When the government shutdown began, Obamacare was front and center. House Republicans wanted to defund the health law—and said they wouldn’t vote for any continuing resolution that kept funding in place.
But with President Obama and Democrats in the Senate determined to protect the health care overhaul defunding the law through the budget process, or even significantly rolling it back, was always unlikely.
Still, reports from last night and this morning about an initial offer made by the leadership of both parties in the Senate and a likely counteroffer made by House Republicans this morning indicate that some health care tweaks may end up in a final deal.
A delay of Obamacare’s reinsurance fee: Obamacare institutes a $63 per enrollee annual reinsurance fee for the first three years the exchanges are in effect. The fees go into a pool that essentially acts as a backstop for any insurer that ends up attracting an unusually high percentage of sicker than average people. The reinsurance fee is charged per head, not per plan, so it makes family coverage more expensive. Big employers like Delta don’t like it; the airline estimates that it will cost the company $10 million next year. Labor unions don’t like it either, because it adds to the cost of health coverage. The proposal currently in play would not charge the fee next year, but would still fund the insurer backstop in 2014 through an advance from the Treasury, according to Politico. That advance would then be paid by an additional year of fees tacked on at the end.
A delay of Obamacare’s medical device tax: The bill the House is reported to be moving on this morning would delay the 2.3 percent excise tax on medical device manufacturers for two years. That’s a partial win for the medical device lobby, which has been pushing to kill the tax for a while. It’s also a provision with bipartisan opposition: Last year, 18 Democratic Senators signed a letter urging delay of the device tax. Most Obamacare opponents are not big fans of the tax either. But privately some have worried about attempts to repeal the tax entirely, as doing so would remove a pressure point for Democratic legislators.
A requirement that members of Congress buy health insurance on the exchanges without employer subsidies: Obamacare was written with a requirement that members of Congress and their staffers can only be offered coverage through the health exchanges. Typically, those exchanges don’t allow individuals to use tax-advantaged employer contributions to help pay for insurance. But a rule issued earlier this year said that members of Congress and their workers could use their existing employer contributions. Reports suggest that this morning's House proposal would reverse that rule for legislators, but not staffers.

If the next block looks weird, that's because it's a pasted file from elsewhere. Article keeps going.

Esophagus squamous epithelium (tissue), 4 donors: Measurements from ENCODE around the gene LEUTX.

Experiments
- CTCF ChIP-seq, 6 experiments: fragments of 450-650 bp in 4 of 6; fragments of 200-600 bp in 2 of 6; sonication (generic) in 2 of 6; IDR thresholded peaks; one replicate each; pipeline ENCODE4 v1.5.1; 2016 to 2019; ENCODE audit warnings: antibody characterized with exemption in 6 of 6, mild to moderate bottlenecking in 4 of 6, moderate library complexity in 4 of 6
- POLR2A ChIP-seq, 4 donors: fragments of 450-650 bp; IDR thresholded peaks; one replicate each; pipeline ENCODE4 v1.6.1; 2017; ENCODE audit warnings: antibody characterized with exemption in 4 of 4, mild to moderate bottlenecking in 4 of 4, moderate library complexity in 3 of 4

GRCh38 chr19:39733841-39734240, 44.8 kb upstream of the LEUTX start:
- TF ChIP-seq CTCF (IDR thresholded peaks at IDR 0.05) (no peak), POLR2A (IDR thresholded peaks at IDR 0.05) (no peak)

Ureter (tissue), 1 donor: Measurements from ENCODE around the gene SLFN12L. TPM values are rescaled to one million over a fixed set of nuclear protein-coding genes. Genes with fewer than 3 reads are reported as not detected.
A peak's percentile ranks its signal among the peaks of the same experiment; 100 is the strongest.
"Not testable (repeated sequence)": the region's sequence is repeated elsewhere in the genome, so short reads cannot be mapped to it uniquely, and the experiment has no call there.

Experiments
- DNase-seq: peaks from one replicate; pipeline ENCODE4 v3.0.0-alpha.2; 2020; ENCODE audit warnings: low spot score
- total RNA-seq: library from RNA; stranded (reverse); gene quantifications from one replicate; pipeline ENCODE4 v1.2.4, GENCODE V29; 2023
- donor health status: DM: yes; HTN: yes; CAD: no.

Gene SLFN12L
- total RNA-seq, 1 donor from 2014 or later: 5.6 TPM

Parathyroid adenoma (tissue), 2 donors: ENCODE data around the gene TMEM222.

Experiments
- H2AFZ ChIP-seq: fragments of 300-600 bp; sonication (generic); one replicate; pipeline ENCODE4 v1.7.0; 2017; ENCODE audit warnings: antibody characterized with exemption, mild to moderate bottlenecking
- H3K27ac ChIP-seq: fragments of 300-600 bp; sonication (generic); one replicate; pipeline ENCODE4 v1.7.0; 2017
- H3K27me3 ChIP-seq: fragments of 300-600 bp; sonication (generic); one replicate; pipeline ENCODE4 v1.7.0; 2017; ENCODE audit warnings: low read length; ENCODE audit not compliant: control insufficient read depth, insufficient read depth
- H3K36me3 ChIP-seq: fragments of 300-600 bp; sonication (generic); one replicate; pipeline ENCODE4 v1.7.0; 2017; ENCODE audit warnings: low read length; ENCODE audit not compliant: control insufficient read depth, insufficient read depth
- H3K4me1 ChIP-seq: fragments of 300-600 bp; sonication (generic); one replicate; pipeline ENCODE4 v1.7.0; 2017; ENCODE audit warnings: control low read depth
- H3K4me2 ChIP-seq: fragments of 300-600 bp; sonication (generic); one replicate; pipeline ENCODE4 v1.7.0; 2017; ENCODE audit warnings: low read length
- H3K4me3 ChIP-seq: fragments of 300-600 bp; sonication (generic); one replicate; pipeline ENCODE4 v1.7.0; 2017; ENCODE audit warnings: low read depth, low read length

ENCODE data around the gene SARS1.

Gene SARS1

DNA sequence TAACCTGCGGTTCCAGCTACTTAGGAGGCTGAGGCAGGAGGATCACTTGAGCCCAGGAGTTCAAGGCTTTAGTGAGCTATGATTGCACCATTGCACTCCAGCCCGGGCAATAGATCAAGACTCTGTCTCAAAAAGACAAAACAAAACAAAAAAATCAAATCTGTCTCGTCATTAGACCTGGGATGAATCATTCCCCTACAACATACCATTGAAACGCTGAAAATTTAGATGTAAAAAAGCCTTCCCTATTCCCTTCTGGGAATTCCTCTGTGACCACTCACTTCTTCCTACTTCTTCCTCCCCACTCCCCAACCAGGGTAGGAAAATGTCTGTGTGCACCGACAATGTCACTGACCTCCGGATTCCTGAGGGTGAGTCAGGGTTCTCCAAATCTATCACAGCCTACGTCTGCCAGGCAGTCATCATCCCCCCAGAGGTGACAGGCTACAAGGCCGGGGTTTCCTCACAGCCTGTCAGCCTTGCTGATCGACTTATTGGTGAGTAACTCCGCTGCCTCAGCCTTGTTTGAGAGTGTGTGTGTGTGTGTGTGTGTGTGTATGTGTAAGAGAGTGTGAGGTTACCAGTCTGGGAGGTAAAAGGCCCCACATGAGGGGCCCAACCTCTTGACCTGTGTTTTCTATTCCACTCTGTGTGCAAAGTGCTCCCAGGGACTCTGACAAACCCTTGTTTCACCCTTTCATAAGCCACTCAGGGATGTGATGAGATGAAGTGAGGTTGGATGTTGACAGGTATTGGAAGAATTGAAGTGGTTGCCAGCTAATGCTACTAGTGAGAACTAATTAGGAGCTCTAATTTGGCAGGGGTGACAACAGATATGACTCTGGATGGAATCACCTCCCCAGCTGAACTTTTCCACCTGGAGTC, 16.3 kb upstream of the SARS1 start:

Enforcement of Obamacare’s income verification provisions: This is an interesting one, because it doesn’t really change Obamacare. Instead, it basically asks the administration to enforce the law as it’s written—and certify that it’s doing so. Some of the health law’s income verification provisions were delayed over the summer, meaning that individuals applying for insurance subsidies would essentially be relying on the honor system. This addendum would require that the administration actually verify the income of subsidy applicants and that the Health and Human Services Secretary certify that the administration was doing so. Some House Republicans have already expressed concern about including this provision, because it treats enforcement of a law as a concession—a potentially problematic precedent.
Needless to say, all of this could change before a final deal is made. Already there are signs that the White House, which would also need to agree to any final deal, isn’t thrilled with this morning’s House offer. But whatever happens, it’s unlikely that any final agreement that moves through the Senate and the White House will include larger-scale changes to the health law. If Obamacare is going to be significantly altered, it won’t be through the budget negotiation process.